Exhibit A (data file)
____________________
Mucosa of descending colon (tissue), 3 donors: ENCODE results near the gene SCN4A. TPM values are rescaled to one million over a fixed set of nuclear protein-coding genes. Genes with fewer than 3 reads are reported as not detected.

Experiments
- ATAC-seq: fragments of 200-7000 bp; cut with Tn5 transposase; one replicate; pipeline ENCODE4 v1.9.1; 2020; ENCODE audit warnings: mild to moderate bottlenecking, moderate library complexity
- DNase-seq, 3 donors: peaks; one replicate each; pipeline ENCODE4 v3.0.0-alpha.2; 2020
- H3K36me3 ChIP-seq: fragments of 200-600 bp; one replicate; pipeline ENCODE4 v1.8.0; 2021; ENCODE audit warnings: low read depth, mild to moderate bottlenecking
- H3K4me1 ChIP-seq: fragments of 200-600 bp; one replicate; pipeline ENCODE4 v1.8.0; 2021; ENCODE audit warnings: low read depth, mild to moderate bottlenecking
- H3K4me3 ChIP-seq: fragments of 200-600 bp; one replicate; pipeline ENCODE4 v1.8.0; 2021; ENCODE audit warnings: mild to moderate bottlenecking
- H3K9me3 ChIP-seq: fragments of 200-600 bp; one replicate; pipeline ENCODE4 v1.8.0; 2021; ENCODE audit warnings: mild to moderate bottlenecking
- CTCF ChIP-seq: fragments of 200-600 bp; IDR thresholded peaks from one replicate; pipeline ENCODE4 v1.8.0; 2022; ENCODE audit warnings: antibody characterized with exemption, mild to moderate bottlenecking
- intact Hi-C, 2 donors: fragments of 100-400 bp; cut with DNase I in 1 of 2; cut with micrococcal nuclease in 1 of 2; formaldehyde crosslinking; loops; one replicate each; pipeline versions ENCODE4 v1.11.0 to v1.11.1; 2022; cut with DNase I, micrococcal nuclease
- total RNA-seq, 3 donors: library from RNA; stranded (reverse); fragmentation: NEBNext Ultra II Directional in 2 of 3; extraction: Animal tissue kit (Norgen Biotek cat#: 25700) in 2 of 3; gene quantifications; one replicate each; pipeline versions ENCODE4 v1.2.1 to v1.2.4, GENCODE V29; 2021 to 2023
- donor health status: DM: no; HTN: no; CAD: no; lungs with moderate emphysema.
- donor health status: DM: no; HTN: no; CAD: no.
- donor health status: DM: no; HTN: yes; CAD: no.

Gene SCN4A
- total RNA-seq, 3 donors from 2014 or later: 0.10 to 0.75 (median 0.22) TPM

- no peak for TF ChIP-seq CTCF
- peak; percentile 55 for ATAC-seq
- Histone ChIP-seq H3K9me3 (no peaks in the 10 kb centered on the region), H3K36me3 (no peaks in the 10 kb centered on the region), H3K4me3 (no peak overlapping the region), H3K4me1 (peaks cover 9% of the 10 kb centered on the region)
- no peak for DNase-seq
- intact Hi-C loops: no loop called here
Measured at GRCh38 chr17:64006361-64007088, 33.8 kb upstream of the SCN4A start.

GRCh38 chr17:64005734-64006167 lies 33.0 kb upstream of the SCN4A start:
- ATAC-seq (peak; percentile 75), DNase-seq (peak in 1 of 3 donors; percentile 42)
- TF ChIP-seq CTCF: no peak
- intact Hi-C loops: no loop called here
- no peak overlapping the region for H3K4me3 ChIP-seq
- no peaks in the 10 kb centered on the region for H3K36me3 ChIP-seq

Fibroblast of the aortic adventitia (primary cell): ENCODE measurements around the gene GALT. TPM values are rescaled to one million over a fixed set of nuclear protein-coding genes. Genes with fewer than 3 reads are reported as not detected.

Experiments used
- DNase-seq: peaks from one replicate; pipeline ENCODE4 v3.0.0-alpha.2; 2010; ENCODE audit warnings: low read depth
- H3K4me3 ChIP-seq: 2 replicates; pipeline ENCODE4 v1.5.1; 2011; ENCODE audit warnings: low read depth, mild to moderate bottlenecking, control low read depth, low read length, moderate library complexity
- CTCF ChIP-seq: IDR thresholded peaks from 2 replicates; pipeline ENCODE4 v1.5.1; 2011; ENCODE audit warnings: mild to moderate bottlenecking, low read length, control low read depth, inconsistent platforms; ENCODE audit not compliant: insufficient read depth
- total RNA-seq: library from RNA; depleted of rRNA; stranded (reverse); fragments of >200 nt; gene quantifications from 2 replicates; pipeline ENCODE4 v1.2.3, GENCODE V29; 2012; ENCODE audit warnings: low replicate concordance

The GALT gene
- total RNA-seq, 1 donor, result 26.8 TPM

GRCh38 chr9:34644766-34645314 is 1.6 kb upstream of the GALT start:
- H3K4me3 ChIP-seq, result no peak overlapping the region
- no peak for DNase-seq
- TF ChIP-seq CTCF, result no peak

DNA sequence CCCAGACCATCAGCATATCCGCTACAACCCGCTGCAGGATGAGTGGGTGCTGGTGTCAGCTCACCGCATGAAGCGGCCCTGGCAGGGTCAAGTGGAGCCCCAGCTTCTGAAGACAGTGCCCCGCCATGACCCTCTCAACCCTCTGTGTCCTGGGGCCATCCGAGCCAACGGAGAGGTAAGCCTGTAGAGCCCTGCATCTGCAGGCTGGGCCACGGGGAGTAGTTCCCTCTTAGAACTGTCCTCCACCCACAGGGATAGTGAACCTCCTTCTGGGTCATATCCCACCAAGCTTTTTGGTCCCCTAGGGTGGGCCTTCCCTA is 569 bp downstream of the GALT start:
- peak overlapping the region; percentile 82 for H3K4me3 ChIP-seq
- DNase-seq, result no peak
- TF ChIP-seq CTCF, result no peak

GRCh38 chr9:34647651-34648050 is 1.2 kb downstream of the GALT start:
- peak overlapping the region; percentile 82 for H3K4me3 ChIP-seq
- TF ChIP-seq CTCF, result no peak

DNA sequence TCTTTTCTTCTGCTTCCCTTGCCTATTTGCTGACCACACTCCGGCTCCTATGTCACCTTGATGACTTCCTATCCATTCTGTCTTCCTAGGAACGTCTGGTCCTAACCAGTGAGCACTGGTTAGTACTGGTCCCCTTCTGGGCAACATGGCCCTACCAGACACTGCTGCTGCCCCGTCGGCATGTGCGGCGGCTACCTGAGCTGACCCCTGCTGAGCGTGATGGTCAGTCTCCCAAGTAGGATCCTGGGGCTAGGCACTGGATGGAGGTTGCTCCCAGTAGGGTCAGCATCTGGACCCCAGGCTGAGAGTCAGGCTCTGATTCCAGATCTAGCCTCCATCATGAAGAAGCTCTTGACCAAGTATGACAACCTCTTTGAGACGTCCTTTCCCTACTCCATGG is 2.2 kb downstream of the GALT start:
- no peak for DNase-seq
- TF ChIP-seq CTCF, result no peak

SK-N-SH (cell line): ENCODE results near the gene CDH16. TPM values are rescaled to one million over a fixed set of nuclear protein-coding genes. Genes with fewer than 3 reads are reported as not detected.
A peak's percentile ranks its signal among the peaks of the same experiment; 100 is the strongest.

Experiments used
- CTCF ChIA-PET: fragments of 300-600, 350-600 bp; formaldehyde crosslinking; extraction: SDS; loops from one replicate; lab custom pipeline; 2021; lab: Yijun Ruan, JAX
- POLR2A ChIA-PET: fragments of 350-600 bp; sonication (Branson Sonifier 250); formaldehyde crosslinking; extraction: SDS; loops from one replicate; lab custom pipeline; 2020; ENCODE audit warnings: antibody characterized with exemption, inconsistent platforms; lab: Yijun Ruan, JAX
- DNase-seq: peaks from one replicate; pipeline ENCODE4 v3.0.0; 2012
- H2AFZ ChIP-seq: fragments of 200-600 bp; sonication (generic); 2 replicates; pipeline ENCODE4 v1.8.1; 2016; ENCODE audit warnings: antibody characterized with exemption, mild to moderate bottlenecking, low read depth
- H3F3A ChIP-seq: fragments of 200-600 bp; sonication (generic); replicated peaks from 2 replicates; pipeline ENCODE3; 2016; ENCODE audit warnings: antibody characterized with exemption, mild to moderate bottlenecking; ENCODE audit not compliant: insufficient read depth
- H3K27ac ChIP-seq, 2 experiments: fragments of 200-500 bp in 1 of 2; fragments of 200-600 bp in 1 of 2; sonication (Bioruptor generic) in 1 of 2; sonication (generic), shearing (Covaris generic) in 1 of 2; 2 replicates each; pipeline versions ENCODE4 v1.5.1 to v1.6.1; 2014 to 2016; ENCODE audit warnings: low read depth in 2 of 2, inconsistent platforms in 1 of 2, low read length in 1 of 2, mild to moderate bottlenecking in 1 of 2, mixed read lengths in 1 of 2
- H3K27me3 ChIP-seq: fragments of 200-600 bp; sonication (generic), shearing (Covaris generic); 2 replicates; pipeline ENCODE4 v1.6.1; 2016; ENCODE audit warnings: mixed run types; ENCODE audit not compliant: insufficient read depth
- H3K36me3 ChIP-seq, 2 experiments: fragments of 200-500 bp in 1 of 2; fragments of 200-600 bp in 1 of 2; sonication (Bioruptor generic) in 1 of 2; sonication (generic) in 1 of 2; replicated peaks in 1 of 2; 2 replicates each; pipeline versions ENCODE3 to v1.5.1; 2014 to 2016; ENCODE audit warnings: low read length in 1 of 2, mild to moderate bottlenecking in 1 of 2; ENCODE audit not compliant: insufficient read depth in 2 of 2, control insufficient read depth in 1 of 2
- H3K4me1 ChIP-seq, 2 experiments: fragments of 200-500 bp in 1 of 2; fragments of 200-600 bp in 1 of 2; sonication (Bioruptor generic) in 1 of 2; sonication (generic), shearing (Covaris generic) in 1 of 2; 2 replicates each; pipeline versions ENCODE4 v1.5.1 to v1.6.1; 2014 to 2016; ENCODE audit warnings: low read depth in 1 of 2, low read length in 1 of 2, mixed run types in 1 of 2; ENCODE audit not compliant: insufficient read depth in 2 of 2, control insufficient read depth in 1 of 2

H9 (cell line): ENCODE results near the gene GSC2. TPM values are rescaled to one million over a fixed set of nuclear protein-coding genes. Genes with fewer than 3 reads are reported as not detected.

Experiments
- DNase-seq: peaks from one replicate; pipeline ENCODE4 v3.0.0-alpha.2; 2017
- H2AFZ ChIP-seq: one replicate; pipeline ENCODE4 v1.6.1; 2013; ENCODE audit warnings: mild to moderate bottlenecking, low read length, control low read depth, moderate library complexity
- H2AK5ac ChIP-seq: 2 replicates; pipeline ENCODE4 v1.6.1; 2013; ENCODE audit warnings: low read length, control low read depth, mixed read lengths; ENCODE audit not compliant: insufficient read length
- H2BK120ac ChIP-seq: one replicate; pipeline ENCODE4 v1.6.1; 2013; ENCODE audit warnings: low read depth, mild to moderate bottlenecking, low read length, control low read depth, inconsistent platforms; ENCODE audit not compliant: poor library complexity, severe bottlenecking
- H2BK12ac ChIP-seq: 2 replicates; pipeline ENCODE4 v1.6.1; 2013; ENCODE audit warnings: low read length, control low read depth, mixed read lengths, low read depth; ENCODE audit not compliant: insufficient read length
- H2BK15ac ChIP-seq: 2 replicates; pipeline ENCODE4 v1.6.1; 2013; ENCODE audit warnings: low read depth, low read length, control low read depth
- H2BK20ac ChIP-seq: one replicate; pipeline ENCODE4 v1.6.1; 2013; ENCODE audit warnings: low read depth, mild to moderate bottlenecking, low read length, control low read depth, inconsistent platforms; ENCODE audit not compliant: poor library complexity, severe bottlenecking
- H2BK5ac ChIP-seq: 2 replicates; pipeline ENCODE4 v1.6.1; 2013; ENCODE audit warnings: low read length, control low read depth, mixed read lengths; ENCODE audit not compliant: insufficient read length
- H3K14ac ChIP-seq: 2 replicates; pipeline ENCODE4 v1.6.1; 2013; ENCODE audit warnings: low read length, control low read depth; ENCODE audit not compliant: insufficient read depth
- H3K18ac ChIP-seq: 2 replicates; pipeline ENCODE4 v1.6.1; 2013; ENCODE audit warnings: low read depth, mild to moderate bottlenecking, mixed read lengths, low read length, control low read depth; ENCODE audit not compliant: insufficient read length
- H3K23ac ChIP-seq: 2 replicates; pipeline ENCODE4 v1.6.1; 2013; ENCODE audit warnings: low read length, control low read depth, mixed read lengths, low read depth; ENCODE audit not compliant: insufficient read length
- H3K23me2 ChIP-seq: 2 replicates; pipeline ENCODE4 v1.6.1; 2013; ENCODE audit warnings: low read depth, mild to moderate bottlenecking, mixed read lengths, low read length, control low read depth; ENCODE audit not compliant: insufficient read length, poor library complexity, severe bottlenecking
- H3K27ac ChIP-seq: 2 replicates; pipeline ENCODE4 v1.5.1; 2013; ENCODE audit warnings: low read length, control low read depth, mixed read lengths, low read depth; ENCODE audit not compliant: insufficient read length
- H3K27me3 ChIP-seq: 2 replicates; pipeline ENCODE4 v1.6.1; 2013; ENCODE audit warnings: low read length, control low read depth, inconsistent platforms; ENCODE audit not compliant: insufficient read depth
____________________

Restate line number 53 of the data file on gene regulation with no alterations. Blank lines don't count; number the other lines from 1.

Experiments used